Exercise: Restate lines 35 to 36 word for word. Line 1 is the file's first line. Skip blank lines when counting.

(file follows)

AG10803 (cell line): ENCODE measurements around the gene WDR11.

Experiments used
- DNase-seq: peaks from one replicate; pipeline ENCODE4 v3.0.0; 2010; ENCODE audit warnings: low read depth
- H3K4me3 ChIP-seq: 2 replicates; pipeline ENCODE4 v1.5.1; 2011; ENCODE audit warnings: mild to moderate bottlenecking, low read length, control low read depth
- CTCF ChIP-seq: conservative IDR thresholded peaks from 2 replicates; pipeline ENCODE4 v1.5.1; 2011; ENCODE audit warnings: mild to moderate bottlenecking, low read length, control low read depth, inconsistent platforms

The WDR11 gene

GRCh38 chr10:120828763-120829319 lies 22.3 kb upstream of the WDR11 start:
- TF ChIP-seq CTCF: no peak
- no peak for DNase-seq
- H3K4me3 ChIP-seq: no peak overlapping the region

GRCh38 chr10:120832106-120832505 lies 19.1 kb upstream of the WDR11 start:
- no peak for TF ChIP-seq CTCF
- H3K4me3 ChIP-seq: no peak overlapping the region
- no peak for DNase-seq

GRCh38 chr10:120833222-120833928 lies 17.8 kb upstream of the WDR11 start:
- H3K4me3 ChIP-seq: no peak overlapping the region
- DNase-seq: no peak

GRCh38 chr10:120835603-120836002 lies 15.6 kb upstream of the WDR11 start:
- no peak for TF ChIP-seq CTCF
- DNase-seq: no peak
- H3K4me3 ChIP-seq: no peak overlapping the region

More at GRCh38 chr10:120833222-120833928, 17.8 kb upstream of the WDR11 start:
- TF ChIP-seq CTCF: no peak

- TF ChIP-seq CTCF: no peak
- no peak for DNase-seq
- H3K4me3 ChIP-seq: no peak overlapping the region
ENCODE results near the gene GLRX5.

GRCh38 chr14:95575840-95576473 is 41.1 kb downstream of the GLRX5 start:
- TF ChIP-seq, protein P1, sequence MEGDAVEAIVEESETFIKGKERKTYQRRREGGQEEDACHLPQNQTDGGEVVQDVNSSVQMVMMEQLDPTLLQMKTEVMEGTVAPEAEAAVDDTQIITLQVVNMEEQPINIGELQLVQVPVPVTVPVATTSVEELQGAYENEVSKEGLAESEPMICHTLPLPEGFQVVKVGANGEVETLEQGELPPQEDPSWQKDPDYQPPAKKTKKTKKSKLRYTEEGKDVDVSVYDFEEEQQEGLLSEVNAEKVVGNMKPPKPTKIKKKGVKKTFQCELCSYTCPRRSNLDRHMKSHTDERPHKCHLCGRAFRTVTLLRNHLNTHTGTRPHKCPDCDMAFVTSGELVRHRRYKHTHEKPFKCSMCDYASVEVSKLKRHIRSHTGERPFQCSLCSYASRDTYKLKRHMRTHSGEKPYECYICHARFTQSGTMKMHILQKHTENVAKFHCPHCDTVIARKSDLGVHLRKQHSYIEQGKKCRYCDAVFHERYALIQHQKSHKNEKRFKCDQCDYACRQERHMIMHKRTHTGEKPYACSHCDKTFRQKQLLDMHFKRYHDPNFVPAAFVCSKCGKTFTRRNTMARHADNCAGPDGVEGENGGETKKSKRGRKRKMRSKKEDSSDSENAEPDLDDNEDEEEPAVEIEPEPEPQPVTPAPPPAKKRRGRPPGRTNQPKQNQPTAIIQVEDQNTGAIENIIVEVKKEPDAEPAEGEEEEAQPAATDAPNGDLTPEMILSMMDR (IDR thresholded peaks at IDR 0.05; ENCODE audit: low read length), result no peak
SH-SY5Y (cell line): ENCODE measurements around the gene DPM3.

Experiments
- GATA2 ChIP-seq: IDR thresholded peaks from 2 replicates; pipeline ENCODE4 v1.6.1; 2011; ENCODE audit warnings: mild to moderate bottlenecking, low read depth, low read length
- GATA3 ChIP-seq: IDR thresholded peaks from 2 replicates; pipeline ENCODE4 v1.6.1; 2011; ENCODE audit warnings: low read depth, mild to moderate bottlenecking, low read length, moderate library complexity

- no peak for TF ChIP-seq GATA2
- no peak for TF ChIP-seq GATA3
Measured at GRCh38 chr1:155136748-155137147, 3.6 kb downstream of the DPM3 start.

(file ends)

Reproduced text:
- no peak for TF ChIP-seq GATA3
Measured at GRCh38 chr1:155136748-155137147, 3.6 kb downstream of the DPM3 start.